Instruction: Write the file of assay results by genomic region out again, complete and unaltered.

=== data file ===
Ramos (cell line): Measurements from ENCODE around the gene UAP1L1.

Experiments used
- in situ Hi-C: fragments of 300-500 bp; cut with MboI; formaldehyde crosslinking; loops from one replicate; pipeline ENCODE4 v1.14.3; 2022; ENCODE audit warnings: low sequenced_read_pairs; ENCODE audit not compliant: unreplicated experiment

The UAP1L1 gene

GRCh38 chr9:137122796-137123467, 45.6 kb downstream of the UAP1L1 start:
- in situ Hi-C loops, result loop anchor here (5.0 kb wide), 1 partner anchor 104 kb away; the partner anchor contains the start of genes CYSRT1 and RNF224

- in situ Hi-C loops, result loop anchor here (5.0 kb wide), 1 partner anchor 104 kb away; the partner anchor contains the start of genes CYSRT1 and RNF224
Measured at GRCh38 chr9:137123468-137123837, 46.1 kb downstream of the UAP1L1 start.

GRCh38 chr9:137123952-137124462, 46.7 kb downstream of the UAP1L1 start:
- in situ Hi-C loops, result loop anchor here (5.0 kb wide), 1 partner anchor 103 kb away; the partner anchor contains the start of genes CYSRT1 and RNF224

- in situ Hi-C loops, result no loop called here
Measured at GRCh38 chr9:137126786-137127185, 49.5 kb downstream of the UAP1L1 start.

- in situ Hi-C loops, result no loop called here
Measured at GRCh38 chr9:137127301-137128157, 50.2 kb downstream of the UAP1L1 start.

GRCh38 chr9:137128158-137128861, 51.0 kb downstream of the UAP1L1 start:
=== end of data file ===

Ramos (cell line): Measurements from ENCODE around the gene UAP1L1.

Experiments used
- in situ Hi-C: fragments of 300-500 bp; cut with MboI; formaldehyde crosslinking; loops from one replicate; pipeline ENCODE4 v1.14.3; 2022; ENCODE audit warnings: low sequenced_read_pairs; ENCODE audit not compliant: unreplicated experiment

The UAP1L1 gene

GRCh38 chr9:137122796-137123467, 45.6 kb downstream of the UAP1L1 start:
- in situ Hi-C loops, result loop anchor here (5.0 kb wide), 1 partner anchor 104 kb away; the partner anchor contains the start of genes CYSRT1 and RNF224

- in situ Hi-C loops, result loop anchor here (5.0 kb wide), 1 partner anchor 104 kb away; the partner anchor contains the start of genes CYSRT1 and RNF224
Measured at GRCh38 chr9:137123468-137123837, 46.1 kb downstream of the UAP1L1 start.

GRCh38 chr9:137123952-137124462, 46.7 kb downstream of the UAP1L1 start:
- in situ Hi-C loops, result loop anchor here (5.0 kb wide), 1 partner anchor 103 kb away; the partner anchor contains the start of genes CYSRT1 and RNF224

- in situ Hi-C loops, result no loop called here
Measured at GRCh38 chr9:137126786-137127185, 49.5 kb downstream of the UAP1L1 start.

- in situ Hi-C loops, result no loop called here
Measured at GRCh38 chr9:137127301-137128157, 50.2 kb downstream of the UAP1L1 start.

GRCh38 chr9:137128158-137128861, 51.0 kb downstream of the UAP1L1 start: